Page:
Can I pander to you, fellow book battler? Can I finally join everyone else on the internet and talk about cats? Will you respect me less if I talk about cat manga? Will it change our relationship? I promise not to post cute cat photos. (Unless they happen to be included in the cat manga.) (Which they do.) It’s just that one of my favourite artists, Machiko Kyo, wrote a whole book of stories about her adorably standoff-ish and utterly beautiful princess of a cat, and I am powerless before this combination of artist and subject matter.
I have spent any number of words extolling the virtues of Kyo’s delicate watercolour style/watercolour-like use of markers, her warm, loose lines, and minimal backgrounds. I continue to be baffled/not baffled at the fact that she still has had absolutely nothing published in English. The brain part of me is the one that’s baffled: her work is so lovely and engaging; she writes things across a wide range of genres, so she really does offer something for everyone; and now she’s written a manga about her gorgeous and ridiculously expressive cat. Why are English publishers not lining up at her door?? But the rest of me, the part of me that works in the manga publishing industry in North America, is not baffled in the slightest. Kyo doesn’t make stereotypical “manga”; her work ends up being “comics in translation”, which is a much harder sale to make. And you know, economic realities, blah blah. Continue reading
So you may or may not be aware of this, but I wrote a book. It features a lot of things, including some pirates who, because of circumstances detailed in my head but not in the book, have no boat; an explosion or two in places where I may or may not have worked; an attack rabbit named Mr. Fluffy; a large gathering of robotic Gothic Lolitas; and, relevant to our discussion here today, an army of house cats. The cats keep their own counsel and move according to their own agenda, and are actually not the main focus of the book. But they are great for getting people’s attention at the many book fairs I attend with my publisher, where I try to persuade passers-by to buy my book.
I made a stop-motion animated trailer for it with plastic toy cats and faceless wire puppets. (Animation is a great hobby if you like spending hours alone in the dark moving tiny objects in tiny increments and then photographing each and every move. I do not recommend it for the more social among us. Although buying all those tiny cats meant talking to a lot of toy store clerks, all of whom gave me very strange looks when they realized I intended to buy all of the tiny cats they had in stock.) Continue reading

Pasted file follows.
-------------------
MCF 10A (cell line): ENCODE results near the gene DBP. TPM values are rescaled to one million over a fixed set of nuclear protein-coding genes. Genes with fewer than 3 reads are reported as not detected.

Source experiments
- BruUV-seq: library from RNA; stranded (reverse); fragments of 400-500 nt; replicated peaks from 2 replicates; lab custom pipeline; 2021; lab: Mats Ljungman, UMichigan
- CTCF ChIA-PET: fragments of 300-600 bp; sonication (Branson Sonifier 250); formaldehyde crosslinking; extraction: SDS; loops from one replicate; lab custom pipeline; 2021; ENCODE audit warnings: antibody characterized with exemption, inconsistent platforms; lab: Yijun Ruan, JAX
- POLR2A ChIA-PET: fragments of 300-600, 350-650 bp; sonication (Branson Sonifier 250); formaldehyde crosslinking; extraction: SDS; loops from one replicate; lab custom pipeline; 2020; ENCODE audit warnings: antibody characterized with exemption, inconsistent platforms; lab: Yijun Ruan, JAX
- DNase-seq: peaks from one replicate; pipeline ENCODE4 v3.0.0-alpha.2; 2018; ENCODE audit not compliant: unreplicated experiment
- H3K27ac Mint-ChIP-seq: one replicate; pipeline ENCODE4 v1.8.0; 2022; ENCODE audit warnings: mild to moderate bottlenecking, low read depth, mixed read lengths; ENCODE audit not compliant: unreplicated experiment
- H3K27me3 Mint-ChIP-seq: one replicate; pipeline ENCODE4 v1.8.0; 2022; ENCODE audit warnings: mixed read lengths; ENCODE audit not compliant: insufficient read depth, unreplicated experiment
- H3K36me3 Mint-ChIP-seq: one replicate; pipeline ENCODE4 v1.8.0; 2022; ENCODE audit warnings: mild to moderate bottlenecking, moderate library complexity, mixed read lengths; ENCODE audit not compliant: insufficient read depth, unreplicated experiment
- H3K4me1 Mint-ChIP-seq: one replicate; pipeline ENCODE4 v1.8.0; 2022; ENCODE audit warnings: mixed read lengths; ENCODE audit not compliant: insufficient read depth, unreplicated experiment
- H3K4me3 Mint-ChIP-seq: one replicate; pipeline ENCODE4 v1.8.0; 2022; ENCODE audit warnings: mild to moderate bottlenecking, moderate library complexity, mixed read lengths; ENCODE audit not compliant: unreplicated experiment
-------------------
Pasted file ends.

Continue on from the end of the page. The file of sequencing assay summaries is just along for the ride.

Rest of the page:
Hello, rotten girls and boys! I hope your Yaoi Day was magical and full of hot men lusting after other hot men! In the spirit of the holiday, I thought I’d follow up my special interview with est em with a post on another favourite around these parts, Natsume Ono. Or as she is known in BL circles, basso.
I have to be honest with you. This post very nearly did not happen. Because I am currently fostering three two-week-old kittens and it turns out? Baby cats are very needy. And adorable. And delightful. So I’ve been spending any time that I’m not working to pay my rent with my translation day job (and even some of that time) tending to the most giggle-inducing trio I have ever encountered. I may just quit that translation thing and spend my days posting cat videos from now on.
But first, hot guys! The titular hot guy, Gad, is a tattoo artist and a bit of a playboy. Or rather he plays his cards close. But he has some deep rivers and all that. Each chapter in the book is a self-contained incident involving Gad and another man, usually in his circle of friends. Who apparently all want to do him. Which is fair, because hey! Gad is a hot guy with an air of mystery about him. Continue reading